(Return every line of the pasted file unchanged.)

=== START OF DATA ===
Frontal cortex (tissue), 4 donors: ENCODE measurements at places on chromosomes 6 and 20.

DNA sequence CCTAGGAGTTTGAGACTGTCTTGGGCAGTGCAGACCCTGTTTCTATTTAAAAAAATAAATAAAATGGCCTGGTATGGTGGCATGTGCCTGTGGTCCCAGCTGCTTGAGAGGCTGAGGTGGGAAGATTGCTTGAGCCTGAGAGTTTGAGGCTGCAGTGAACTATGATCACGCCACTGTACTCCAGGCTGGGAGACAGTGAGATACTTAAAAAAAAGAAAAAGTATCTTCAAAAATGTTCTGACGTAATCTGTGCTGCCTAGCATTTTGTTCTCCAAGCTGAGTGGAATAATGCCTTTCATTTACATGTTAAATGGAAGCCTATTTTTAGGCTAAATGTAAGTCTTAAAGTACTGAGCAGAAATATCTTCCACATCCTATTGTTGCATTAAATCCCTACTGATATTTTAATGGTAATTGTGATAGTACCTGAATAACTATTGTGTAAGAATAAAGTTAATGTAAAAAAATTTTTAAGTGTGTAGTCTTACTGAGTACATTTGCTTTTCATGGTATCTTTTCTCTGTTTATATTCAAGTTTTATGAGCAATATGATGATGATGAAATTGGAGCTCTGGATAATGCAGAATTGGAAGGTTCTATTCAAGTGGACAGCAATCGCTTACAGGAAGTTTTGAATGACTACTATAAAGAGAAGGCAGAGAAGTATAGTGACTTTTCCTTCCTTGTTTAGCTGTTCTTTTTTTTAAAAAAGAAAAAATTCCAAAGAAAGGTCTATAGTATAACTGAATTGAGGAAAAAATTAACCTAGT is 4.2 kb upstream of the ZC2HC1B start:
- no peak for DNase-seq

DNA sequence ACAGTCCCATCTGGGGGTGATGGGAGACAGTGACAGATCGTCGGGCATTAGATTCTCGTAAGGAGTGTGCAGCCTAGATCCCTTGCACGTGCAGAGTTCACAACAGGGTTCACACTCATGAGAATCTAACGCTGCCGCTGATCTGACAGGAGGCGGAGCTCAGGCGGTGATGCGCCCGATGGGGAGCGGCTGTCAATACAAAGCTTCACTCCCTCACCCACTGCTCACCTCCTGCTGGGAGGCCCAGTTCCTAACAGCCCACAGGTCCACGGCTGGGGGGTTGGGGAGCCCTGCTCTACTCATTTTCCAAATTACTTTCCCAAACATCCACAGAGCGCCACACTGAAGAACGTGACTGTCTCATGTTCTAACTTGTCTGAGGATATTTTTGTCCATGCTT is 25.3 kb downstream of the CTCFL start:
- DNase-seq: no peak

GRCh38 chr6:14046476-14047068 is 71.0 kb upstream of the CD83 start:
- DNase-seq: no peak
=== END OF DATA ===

Frontal cortex (tissue), 4 donors: ENCODE measurements at places on chromosomes 6 and 20.

DNA sequence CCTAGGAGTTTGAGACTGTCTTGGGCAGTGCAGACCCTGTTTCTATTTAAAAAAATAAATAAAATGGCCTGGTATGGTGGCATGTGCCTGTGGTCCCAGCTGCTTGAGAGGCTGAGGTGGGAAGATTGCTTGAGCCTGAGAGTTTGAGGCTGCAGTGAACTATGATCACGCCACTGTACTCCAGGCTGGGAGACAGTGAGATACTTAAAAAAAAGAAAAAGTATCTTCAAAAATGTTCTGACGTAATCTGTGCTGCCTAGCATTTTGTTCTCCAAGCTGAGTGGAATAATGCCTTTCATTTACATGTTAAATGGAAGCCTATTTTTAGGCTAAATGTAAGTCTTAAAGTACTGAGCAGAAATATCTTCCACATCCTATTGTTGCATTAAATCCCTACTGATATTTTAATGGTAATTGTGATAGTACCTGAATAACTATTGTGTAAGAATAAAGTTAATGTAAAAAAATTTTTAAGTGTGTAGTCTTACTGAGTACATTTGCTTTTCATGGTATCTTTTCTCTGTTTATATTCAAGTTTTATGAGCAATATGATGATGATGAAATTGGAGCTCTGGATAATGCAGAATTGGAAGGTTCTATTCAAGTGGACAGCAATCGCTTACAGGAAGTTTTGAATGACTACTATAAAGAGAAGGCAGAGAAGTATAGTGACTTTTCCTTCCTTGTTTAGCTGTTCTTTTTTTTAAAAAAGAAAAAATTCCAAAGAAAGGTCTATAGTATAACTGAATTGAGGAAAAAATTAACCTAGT is 4.2 kb upstream of the ZC2HC1B start:
- no peak for DNase-seq

DNA sequence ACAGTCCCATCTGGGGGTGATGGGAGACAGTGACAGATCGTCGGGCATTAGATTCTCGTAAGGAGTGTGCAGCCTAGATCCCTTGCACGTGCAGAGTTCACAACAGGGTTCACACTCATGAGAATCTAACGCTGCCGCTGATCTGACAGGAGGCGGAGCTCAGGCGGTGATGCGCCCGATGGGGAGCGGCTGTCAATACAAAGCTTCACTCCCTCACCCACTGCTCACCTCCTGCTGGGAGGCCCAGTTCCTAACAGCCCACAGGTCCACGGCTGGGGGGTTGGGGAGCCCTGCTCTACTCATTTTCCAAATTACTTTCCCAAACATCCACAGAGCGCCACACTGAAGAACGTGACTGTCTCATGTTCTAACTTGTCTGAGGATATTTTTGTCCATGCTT is 25.3 kb downstream of the CTCFL start:
- DNase-seq: no peak

GRCh38 chr6:14046476-14047068 is 71.0 kb upstream of the CD83 start:
- DNase-seq: no peak